No matter how much you go over your rig before leaving on a long RV trip, there is always the possibility of a little shop time along the way.
A couple of weeks ago, Jamie, our friend in Utah and an expert mechanic, did a 10-point check of our F-350 and alerted us to a couple minor items and uneven wear on our front tires. (The back tires were not showing any unusual wear patterns.) Keeping an eye on it, about a week later (when we were boondocking along some backroads in the Escalante-Staircase National Monument), we noticed the wear had accelerated to the point, given the rough dirt roads on which we were traveling, we felt we could no longer postpone purchasing new tires until we returned to Spokane.
At that time, the next town of any size on our route was Moab, Utah. When we were able to secure access to the internet, I contacted Chip’s Grand Tire Pros by email and asked for an estimate on 4 Michelin LT265 / 75R16. On a Thursday, owner Chip Brox (right) sent back an email stating it would cost $285.99/each, plus tax, and a couple bucks for ‘recycling’ and ‘disposal’ at a total cost of $1,134.22 for four tires — and most important was the final words: “Tires in stock.” I sent an immediate return email saying “We’ll be there Monday at 8 a.m.”
We had also asked Chip if they could do a front end alignment while we were there and he said ‘no’ because the shop did not have a high enough bay to be able to work on the truck while the camper was mounted. “Well, what if we take the camper off?” “No,” he said. “If you put more miles on your truck with the camper on, we recommend you have it aligned with the camper on.” The rig should have the front end alignment done with the typical load.
It was speculated that, because we purchased our camper at the beginning of this trip after its previous alignment, the added load of the camper changed the alignment, resulting in the uneven wear.
Next step … finding a shop with high clearance bays between Moab and not too far along our route … maybe in Durango (our destination for a wedding) … or … maybe Grand Junction, Colorado. Back to researching on the internet. Amazing resource.
In Durango we found one tire center that did alignments, but they did not have high bays and said it “really did not make that much difference” having the camper on or off; but could not get to our truck until the following week, anyway.
Sitting in a Wal-Mart parking lot on a hot Thursday afternoon in Durango, I started scouring the internet for shops in Grand Junction and found AA Automotive Diagnostics & Repair. I called them. “Yes” they did alignments, but “no” they did not have a high bay. Without hesitation, he recommended that I contact Scotty’s Complete Car Care Center because he knew they had the high bays.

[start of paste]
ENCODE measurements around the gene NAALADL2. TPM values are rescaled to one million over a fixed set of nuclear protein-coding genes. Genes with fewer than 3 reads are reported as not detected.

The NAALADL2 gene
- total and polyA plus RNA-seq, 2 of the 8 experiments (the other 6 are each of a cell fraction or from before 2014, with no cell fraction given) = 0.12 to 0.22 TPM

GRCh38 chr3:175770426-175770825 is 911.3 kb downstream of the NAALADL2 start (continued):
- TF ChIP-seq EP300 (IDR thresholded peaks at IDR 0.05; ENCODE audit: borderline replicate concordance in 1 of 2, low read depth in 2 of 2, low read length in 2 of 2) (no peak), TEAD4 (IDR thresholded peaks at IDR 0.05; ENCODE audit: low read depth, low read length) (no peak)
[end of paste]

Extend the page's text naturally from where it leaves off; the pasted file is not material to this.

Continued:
I got through to Scotty’s sometime after 3 p.m. and was transferred over to Dennis Page in the “Undercar Center.” “Yes” they had high bays and “yes” they would work us in on Monday, “just get here as early as possible.”
We decided to camp Sunday night about 30 miles south of Grand Junction, at the Valley Sunset RV Ranch in Delta, Colo. While cooling off in the park’s pool, Jimmy asked one of the long-term residents if she could recommend a car repair shop in Grand Junction. “Scotty’s is the only place I go,” she said. “They have a great reputation.”
We got to Scotty’s at 8 a.m. on Monday and the parking lot was already packed. After talking with Dennis, he said they would take a look and give us a call. We headed off toward Main Street for breakfast. By 10:30 a.m. Dennis called and asked if we could return to the shop to discuss what they found.
Turns out there were a few worn out parts, ‘this and that’ were loose and, bottom line, the front end needed to be rebuilt before they could do the alignment.
I know, I can see you rolling your eyes. And, we might have done that too, had we not had our diesel expert friend, Jamie, point out a few items when he did his 10-point inspection. Also, the truck is 12 years old and it’s been down more than 128,000 miles, some of them rough, and most of them with a loaded camper on its back.
We were rescheduled for first thing the following day and off we went to camp at the Colorado River State Park, a few miles east of town. (Click here for more about staying at the Island Acres Campground.)
We were back the next morning a little before 8 a.m., turned over our keys and headed out for breakfast again.
Lucky for us that Scotty’s, a locally owned family-run business, is still in its original location in downtown Grand Junction. It meant that we were within easy walking distance of several funky places to eat, a downtown with “Art on the Corner” and the Museum of Western Colorado. (We visited them all and there will be another post on those later.)
We also found out that Dennis has run the department for the past 12 years, and watching him interact with customers, no one is a stranger.
We returned to the shop after a late-afternoon ice cream to see our rig parked in the lot. Total bill for lube and oil change: $150.62; cost for front end work and alignment: $1,703.23. We were on our way north toward the Dinosaur Diamond region by 4:15 p.m.
Would we go back to Chip’s Tire in Moab and Scotty’s Car Care in Grand Junction — Yes. Would we recommend them to other fellow RVers out there on America’s highways in need of work on their rig. Definitely yes.
They did everything with the camper on.
Wanted to ask if Scotty’s did the alignment with the truck camper on or off?
A month ago we picked up a 2008 Lance 915 Truck Camper and have now sold our 2011 Keystone 5-th Wheel Toy Hauler. Leaving mid-August for Tetons, Yellowstone & The Badlands!! Cannot Wait!!
Jim Caruthers – Texas